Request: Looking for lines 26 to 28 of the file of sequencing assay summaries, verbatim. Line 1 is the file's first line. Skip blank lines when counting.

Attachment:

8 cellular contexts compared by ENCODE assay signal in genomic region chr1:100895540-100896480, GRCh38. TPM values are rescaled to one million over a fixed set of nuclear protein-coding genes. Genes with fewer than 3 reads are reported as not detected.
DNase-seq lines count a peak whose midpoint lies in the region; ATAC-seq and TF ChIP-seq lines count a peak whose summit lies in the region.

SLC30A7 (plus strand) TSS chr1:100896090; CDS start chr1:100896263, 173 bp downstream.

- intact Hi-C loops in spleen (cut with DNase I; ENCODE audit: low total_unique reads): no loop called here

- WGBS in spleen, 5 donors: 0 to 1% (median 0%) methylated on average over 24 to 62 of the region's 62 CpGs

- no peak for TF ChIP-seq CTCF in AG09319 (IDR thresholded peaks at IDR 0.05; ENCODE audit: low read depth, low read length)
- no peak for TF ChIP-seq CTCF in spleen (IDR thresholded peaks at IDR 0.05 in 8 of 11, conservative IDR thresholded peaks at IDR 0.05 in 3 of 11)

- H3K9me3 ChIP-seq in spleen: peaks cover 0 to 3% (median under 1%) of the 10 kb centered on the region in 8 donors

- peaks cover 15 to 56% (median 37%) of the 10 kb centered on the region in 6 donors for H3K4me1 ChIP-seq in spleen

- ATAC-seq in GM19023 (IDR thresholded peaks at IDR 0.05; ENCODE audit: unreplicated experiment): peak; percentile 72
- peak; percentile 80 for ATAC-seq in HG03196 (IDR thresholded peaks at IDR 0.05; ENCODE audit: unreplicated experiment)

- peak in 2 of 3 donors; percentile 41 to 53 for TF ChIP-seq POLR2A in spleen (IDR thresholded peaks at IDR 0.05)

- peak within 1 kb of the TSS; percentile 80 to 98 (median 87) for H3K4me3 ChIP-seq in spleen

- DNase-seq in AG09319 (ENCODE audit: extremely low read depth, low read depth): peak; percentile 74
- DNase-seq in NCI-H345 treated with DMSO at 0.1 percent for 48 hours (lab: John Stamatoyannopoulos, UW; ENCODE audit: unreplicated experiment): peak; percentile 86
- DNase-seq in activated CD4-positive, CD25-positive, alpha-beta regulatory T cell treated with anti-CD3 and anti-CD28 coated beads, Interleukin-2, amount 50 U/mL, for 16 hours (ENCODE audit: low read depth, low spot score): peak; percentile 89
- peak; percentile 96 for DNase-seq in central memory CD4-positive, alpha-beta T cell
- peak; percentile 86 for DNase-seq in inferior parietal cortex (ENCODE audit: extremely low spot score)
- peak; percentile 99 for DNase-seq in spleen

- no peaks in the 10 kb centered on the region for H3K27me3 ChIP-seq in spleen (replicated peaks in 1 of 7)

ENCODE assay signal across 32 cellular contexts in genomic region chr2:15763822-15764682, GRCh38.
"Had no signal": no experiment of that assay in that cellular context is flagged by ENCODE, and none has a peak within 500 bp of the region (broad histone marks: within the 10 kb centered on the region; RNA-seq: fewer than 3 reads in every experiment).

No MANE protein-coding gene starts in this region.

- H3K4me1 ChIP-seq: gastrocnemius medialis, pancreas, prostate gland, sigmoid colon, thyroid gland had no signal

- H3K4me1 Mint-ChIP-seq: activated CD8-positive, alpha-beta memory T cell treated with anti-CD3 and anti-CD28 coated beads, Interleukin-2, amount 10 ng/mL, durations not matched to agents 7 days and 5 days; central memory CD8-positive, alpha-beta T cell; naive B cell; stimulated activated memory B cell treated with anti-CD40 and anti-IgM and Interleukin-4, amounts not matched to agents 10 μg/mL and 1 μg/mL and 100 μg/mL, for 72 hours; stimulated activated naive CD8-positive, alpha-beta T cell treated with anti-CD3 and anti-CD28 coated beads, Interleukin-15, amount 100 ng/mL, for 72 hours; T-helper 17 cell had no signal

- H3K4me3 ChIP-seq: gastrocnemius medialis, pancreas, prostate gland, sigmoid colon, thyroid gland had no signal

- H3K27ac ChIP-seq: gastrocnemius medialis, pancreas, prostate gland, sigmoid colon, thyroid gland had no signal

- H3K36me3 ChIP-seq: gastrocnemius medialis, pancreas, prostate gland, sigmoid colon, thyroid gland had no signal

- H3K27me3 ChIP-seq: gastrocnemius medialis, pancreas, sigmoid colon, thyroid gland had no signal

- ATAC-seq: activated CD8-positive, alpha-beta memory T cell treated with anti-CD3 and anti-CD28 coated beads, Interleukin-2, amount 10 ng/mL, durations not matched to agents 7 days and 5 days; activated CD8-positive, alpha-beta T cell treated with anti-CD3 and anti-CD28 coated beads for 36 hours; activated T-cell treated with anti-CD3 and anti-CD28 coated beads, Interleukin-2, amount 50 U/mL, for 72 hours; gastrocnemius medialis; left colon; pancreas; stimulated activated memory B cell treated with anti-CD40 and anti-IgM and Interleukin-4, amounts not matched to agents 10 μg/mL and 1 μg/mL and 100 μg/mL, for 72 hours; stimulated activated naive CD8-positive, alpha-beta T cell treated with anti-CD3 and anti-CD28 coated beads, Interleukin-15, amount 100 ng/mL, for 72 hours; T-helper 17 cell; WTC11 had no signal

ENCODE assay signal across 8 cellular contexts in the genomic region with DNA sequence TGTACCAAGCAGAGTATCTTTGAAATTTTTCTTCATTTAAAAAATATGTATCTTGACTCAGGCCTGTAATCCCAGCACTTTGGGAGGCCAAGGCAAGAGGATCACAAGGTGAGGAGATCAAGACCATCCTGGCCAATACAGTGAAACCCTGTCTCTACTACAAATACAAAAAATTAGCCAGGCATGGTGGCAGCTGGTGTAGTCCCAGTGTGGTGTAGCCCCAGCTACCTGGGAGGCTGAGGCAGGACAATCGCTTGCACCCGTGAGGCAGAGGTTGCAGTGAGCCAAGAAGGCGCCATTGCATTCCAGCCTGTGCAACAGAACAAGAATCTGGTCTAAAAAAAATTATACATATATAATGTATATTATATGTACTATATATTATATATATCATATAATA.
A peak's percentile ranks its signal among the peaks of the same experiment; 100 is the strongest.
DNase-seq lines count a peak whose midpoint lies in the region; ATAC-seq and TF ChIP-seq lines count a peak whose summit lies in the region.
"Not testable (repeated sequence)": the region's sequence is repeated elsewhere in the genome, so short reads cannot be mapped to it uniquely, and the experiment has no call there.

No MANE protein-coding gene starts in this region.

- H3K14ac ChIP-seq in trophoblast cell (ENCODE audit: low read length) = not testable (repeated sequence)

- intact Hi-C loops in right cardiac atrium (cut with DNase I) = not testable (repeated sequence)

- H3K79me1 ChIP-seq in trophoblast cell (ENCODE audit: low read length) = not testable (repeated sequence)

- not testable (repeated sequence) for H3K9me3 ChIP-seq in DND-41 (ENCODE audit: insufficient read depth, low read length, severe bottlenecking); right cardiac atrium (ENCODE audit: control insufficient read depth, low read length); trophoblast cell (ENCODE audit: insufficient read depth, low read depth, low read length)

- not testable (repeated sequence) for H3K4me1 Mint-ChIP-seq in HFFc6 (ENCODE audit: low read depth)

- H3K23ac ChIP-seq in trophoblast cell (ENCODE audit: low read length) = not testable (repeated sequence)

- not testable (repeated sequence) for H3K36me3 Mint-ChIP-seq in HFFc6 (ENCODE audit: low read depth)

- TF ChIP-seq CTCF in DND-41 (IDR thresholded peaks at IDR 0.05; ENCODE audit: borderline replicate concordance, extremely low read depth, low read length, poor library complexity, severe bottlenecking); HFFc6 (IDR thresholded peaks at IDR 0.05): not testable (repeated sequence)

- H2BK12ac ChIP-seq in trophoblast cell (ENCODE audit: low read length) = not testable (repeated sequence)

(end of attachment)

- H3K4me3 ChIP-seq: gastrocnemius medialis, pancreas, prostate gland, sigmoid colon, thyroid gland had no signal

- H3K27ac ChIP-seq: gastrocnemius medialis, pancreas, prostate gland, sigmoid colon, thyroid gland had no signal

- H3K36me3 ChIP-seq: gastrocnemius medialis, pancreas, prostate gland, sigmoid colon, thyroid gland had no signal